Kieran Rigby says the industry already has the tools and the techniques to combat spiralling fraud rates. What we need now is co-operation

In any business, there are many competing priorities. However, in the world of claims handling and loss adjusting, fraud has been catapulted towards the top of the leaderboard.

Fraud has always had an unacceptably high price tag for insurers and their honest customers. However, the economic downturn is giving rise to increased levels of fraudulent claims – and even higher numbers are expected.

The greatest ally to insurance fraud is the public perception that it is a “victimless” crime with insurers frequently viewed as “fair game”. This is reinforced by the modest levels of detection and even lower rates of prosecution. Notwithstanding improvements in this area, from the fraudster’s standpoint, the risk of a punitive outcome is remote in comparison to the potential gain. Some of the recent high-profile prosecutions secured in tandem with groups such as the Insurance Fraud Bureau (IFB) have helped raise awareness but, as yet, this is unlikely to alter the behaviour of the individual fraudster manufacturing a claim.

Those in the front line of claims must remember that fraud crosses all socio-economic divides and all types of commercial activity. The relative wealth of a person or organisation does not preclude them from perpetrating fraud.

We have seen many innovations in the tools and technologies applied to the detection and investigation of claims where fraud is suspected. Each can demonstrate some success if deployed properly. Yet, the overall incidence and cost has remained at fantastic levels.

So what more can be done to improve detection levels and curb the scandalous amounts of money being paid to these criminals?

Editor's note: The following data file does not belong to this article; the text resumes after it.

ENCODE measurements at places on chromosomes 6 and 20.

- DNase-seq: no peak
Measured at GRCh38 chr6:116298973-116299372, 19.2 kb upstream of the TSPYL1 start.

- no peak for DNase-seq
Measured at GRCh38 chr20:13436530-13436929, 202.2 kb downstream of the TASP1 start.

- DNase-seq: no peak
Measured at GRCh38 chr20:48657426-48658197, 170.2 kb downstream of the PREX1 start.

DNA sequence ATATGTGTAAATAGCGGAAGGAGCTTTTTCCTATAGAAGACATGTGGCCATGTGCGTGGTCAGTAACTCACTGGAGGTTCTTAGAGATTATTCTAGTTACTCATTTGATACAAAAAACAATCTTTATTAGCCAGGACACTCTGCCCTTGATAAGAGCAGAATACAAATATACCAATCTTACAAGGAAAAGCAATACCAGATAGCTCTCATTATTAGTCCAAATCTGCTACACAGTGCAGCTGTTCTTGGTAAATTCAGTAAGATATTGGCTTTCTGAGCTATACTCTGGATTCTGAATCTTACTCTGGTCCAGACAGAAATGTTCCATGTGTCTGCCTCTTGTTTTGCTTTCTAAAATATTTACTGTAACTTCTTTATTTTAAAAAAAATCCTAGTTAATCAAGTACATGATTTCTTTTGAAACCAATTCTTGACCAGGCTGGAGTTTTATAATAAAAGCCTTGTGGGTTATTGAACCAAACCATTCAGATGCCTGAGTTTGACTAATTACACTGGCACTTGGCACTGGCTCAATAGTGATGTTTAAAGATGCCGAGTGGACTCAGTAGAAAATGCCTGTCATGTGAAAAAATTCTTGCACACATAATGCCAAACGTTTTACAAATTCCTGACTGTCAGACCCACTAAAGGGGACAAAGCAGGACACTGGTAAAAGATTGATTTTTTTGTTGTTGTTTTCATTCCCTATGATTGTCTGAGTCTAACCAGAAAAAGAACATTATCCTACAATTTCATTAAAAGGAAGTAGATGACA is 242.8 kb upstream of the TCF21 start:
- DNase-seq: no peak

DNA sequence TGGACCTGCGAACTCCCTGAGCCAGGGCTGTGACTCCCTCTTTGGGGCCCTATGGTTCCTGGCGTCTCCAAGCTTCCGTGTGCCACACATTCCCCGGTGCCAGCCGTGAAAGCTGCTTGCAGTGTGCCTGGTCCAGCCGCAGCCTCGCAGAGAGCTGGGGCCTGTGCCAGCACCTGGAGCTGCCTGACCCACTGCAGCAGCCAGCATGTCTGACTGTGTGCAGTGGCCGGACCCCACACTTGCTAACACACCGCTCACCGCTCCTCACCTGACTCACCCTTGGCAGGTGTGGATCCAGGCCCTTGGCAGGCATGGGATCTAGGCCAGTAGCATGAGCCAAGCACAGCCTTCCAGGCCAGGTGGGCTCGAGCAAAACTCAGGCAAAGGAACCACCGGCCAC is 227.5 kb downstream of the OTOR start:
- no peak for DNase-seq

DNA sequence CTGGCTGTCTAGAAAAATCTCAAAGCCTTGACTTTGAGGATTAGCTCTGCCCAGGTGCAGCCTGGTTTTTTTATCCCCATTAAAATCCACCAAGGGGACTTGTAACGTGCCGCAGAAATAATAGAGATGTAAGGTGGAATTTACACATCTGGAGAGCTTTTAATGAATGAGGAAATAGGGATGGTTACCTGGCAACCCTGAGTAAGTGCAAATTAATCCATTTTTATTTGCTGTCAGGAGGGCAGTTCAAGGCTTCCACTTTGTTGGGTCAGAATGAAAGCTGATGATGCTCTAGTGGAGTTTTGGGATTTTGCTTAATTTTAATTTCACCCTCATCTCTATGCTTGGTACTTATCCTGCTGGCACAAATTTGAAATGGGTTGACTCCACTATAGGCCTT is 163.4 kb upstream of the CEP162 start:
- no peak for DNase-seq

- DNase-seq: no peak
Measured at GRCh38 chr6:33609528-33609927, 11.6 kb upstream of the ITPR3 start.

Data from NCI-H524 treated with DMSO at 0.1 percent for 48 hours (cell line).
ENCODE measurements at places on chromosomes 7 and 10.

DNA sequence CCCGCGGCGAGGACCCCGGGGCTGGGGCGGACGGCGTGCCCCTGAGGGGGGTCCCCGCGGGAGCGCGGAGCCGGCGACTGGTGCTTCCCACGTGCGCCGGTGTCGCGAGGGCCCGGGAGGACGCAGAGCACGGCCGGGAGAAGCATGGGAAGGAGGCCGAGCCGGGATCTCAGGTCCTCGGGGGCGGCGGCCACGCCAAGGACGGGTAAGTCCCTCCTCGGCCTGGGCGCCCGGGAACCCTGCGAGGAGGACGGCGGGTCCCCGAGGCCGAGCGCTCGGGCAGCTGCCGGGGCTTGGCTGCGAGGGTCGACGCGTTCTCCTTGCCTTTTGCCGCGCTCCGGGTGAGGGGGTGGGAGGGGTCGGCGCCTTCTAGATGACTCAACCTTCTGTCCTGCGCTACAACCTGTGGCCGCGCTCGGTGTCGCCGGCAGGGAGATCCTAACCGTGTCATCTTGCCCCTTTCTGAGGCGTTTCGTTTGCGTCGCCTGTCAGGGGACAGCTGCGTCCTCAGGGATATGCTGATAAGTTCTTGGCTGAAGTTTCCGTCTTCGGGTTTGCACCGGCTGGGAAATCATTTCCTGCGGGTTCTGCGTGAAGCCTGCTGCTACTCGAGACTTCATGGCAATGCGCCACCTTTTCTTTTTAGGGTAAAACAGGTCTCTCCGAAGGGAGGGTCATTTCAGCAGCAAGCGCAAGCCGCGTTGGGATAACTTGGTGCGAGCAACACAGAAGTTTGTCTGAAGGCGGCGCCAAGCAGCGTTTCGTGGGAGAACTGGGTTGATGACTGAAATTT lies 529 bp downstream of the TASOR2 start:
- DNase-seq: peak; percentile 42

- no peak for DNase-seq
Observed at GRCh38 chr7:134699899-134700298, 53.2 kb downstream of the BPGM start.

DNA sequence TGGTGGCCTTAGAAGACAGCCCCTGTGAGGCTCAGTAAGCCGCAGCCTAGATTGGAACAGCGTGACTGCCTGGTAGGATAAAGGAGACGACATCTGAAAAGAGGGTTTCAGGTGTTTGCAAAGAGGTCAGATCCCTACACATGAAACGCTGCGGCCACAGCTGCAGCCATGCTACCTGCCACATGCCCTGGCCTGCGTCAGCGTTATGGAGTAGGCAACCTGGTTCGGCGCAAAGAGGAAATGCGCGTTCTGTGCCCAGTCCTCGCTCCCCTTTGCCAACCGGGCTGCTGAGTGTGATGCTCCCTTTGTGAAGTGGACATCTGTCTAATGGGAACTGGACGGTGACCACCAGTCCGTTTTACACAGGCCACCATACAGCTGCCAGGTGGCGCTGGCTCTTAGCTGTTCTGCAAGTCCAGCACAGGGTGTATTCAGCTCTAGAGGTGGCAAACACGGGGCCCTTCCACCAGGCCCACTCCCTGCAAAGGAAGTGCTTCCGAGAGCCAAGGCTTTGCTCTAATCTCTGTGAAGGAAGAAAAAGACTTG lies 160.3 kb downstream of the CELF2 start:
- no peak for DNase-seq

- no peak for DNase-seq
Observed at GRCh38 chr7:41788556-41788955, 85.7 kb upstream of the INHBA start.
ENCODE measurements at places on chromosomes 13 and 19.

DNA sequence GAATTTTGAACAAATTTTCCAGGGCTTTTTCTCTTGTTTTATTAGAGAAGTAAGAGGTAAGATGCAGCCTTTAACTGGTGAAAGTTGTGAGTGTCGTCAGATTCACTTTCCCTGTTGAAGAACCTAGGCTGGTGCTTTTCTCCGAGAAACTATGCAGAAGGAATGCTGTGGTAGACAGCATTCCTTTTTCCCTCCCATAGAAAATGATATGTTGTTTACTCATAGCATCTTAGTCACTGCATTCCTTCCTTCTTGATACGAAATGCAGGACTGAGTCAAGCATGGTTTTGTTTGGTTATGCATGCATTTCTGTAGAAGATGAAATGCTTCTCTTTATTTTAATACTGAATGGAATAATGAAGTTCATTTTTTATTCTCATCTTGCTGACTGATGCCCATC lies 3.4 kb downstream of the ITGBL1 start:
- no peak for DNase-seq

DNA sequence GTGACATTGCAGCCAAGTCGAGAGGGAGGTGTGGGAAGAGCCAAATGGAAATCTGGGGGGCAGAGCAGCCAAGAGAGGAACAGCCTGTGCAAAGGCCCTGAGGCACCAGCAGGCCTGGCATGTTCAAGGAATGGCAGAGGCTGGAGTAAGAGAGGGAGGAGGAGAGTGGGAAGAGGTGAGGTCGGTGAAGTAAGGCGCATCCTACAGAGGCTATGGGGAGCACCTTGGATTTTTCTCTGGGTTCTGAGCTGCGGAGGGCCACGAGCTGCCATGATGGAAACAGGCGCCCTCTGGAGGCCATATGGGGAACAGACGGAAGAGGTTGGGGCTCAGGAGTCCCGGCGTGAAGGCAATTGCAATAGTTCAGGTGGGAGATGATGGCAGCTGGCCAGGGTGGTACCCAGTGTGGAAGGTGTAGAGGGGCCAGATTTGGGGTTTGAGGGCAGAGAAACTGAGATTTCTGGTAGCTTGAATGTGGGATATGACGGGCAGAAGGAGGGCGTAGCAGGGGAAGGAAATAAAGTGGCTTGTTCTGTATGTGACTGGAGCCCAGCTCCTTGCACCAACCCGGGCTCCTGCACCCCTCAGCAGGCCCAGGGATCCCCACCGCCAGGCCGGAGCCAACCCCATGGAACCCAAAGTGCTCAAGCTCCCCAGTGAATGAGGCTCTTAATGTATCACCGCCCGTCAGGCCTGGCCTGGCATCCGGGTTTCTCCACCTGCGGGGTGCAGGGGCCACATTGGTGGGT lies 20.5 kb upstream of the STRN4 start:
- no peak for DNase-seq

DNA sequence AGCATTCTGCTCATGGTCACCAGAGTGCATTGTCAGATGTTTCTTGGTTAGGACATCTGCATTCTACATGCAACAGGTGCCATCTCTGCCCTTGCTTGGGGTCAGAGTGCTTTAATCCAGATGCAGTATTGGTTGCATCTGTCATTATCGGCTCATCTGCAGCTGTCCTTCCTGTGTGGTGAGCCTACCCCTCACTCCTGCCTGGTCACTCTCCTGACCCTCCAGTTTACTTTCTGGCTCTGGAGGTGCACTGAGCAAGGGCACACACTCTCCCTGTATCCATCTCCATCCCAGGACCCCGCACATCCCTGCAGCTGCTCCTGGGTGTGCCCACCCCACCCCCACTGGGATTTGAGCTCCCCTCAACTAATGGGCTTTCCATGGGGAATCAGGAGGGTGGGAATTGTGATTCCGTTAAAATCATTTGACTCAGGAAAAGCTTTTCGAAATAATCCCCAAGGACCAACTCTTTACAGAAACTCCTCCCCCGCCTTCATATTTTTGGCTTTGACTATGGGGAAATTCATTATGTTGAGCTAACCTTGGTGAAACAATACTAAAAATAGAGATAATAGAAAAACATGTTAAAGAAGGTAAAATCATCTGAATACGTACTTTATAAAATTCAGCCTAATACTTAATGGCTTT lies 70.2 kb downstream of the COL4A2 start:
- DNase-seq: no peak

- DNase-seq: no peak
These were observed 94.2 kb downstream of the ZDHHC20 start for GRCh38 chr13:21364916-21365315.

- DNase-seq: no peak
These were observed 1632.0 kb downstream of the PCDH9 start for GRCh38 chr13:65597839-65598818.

In reality, the tools required are already available, including cognitive interviewing techniques, fraud investigation triggers, investigators, cross-database interrogation and so on. However, with exceptions such as the IFB and the Claims and Underwriting Exchange, the level of co-operation and information exchange between insurers, loss adjusters and others is not as good as it ought to be.

The establishment of the IFB suggests insurers generally do see sharing on counter-fraud activities as beneficial. While recognising that we need to act within the provisions of the Data Protection Act and related legislation, it must be possible to develop a more cohesive approach across the industry.

There is no easy fix. As an industry, we have the tools, we have the people, we have the burning platform – but there is too little real co-operation at portfolio and case level. Results will emerge on the ground with the deployment of the right tools and people but, most of all, with single-minded purpose across carriers and suppliers.

I can already hear the chorus crying, “We tried it before and it didn’t work”. Perhaps they are correct but, if a definition of insanity is to do the same things and expect a different outcome, our challenge is to present an alternative model that will yield better results. If we don’t, the fraudsters will continue to thrive.

When communities engage and share, innovation flourishes and challenges are frequently conquered. So let us look at how we can all take that to the world of counter-fraud activities. We owe it to the vast majority of customers who are honest, our shareholders and investors, and society as a whole.

Kieran Rigby is chief executive of GAB Robins UK